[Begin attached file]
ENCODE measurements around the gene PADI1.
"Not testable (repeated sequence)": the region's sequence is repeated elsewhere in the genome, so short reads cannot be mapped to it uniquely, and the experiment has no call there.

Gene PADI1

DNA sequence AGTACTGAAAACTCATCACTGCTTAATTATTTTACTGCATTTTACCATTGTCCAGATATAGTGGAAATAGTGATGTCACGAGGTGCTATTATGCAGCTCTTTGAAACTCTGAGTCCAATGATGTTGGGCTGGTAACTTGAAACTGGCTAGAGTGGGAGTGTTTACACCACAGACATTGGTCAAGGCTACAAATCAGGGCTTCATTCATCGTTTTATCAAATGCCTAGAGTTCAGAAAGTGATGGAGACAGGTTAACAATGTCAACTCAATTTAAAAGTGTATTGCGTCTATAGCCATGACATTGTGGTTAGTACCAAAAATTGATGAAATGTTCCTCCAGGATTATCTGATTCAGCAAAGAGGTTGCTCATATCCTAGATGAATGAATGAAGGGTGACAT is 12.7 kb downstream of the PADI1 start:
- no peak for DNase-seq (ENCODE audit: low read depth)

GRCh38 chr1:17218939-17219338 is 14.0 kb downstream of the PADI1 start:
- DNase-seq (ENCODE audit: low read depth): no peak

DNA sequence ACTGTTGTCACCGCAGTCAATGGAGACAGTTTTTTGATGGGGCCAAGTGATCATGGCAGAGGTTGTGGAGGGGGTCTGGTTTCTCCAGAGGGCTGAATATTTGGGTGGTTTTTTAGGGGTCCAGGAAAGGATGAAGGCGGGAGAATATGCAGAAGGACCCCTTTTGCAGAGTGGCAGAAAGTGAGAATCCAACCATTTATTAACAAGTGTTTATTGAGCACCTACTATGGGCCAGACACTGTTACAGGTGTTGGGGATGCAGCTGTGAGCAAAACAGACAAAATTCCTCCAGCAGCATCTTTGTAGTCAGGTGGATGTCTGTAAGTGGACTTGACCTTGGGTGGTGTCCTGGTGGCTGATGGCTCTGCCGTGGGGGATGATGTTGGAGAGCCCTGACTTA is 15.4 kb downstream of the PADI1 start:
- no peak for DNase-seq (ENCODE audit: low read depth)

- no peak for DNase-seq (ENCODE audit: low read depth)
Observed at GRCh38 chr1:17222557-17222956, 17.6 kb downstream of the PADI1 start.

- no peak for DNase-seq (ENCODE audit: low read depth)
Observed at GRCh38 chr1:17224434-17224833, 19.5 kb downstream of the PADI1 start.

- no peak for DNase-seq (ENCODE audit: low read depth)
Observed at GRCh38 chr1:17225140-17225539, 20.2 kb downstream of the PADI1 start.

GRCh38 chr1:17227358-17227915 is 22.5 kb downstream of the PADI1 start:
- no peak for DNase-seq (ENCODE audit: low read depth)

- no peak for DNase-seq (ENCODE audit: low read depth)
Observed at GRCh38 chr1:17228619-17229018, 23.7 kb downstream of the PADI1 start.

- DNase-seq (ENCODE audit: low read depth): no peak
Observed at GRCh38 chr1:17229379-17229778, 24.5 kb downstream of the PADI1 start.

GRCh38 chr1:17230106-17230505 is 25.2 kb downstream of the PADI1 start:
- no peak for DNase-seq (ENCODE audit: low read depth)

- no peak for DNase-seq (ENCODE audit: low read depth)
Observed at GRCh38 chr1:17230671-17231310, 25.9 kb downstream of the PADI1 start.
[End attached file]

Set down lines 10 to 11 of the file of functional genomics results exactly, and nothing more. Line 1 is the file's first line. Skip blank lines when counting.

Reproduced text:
- no peak for DNase-seq (ENCODE audit: low read depth)
Observed at GRCh38 chr1:17222557-17222956, 17.6 kb downstream of the PADI1 start.